“My dream is that my village would be changed to become a healthier one – that every family will use a hygienic toilet and wash their hands using soap after defecating and before eating. I know it is not an easy task to transform the village by myself, but end of the day I can […]
Two years ago, Habitat for Humanity started working in a community in Northern Bangladesh to improve water, sanitation and hygiene practices amongst households. This included training to construct toilet facilities to a safer and more sustainable standard. Previously, people in the community would have likely used pit toilets which aren’t hygienic or practised open defecation.
Sophie Cooke is Habitat for Humanity Australia’s International Program Manager. Recently she travelled to Indonesia to visit a housing project for displaced persons supported by Communities for Communities.
San San is a 55 year old widow living in a basic shack with her 11 year old son in Dala, Myanmar. San San’s home was destroyed by Cyclone Nargis in 2008. Her only source of income is doing odd jobs around the community and she only earns about 3,500 Myanmar Kyat (AUD$3.50) a day. […]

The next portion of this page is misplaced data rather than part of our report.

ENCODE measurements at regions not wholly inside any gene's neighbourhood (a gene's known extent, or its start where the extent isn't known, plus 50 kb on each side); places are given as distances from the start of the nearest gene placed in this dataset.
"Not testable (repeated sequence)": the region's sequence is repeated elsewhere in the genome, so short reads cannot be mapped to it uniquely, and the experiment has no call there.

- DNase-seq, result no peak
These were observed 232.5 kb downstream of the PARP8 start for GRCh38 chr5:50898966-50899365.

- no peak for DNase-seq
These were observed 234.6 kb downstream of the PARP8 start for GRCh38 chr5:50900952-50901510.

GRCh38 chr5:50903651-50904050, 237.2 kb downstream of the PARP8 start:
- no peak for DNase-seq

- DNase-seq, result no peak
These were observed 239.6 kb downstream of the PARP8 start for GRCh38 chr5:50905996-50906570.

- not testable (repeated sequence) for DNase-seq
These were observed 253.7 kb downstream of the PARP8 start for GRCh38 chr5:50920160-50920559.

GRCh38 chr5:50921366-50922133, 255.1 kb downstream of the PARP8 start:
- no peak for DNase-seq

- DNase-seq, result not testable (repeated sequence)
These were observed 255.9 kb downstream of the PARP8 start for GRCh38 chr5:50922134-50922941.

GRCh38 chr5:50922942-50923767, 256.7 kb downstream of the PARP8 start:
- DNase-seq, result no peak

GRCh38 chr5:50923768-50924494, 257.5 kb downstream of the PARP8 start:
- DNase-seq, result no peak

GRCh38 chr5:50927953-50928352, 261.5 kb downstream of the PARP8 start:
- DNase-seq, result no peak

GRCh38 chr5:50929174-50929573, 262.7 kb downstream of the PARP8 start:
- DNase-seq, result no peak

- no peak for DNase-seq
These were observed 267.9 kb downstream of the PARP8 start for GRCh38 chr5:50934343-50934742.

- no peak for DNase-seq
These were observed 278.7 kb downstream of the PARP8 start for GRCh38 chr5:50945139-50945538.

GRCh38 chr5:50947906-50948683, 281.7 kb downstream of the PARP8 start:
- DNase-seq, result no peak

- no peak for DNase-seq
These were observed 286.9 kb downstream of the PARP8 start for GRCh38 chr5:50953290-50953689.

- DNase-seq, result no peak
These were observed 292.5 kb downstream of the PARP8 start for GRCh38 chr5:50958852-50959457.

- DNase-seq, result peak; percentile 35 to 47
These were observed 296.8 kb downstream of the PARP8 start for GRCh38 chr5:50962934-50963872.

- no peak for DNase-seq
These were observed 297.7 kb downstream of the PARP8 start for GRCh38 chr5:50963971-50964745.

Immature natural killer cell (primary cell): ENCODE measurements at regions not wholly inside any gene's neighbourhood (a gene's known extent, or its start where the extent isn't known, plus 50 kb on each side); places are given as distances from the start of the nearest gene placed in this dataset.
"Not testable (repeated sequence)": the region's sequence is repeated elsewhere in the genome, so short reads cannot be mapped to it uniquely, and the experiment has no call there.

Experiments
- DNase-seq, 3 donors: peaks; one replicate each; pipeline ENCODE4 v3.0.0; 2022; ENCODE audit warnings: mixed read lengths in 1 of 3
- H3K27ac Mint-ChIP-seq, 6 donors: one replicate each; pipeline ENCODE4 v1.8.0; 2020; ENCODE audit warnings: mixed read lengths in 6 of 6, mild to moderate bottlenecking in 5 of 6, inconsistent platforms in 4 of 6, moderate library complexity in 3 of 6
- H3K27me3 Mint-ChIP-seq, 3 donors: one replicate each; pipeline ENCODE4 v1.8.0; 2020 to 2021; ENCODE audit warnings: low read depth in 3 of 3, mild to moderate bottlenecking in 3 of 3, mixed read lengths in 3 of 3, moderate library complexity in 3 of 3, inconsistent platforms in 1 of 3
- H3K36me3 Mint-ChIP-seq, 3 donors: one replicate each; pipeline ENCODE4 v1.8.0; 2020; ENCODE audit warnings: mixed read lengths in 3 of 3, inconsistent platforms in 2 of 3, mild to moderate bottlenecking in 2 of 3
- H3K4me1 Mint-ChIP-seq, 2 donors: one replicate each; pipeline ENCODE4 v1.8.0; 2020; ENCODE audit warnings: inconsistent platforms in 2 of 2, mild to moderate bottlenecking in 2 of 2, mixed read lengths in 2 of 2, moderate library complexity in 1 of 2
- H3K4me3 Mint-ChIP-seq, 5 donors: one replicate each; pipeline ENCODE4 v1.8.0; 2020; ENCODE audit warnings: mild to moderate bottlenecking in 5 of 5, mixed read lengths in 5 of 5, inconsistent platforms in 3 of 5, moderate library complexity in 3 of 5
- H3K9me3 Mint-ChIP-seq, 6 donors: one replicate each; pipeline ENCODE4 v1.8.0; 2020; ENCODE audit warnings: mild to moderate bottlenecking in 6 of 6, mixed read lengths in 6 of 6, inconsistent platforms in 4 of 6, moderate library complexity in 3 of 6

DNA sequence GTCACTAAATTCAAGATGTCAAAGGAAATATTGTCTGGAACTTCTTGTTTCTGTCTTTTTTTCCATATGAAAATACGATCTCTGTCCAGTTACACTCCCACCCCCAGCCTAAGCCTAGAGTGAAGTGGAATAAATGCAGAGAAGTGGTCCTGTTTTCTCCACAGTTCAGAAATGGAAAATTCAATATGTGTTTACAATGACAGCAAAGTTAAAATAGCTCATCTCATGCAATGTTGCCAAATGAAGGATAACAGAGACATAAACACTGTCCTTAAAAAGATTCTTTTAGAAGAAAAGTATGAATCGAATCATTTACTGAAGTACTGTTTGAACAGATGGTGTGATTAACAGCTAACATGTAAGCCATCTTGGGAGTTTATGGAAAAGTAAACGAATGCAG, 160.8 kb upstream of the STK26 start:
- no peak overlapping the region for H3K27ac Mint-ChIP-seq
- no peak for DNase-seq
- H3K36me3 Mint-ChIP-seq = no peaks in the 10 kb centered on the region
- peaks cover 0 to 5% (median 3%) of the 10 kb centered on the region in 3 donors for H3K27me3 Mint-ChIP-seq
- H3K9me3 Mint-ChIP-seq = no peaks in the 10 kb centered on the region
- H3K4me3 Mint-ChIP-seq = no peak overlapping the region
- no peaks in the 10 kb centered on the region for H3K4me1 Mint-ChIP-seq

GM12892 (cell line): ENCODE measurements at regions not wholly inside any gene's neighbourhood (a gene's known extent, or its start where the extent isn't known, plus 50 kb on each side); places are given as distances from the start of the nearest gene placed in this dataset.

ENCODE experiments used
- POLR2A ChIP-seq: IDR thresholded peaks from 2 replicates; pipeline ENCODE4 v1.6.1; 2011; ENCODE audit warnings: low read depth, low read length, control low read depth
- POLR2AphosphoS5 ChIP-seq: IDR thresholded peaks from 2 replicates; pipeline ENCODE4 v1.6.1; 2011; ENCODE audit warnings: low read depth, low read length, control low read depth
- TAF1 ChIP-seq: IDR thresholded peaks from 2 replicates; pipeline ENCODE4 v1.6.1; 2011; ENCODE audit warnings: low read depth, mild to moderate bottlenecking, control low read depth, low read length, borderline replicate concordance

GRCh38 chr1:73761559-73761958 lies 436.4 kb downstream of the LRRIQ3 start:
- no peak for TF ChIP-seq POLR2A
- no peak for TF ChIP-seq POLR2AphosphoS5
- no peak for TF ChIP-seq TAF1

Chor Gobudia is a poor community in Northern Bangladesh where about 30 families reside. With limited resources, the community lacks basic facilities such as toilets and access to safe water. Their only source of water came from an old well which was easily contaminated and lead to the spread of water borne diseases.
Today marks World Health Day and we are reminded of the impact that safe housing has on health.
Access to clean water doesn’t just benefit a communities health, but has a wide range impact of families in developing communities. Habitat for Humanity’s International Program Manager, Sophie Cooke explains…
With the support of donors including Jackie Maxted, the Department of Foreign Affairs and Trade and Habitat for Humanity supporters, we recently completed our water, sanitation and hygiene program in Mon State, Myanmar.
In remote Myanmar, school children can be found learning about health practices, such as washing hands and using clean bathrooms for the very first time.
It’s the little things that make a big difference – and on World Toilet Day we are reminded of the importance and impact sanitation has on health, livelihoods and privacy and security.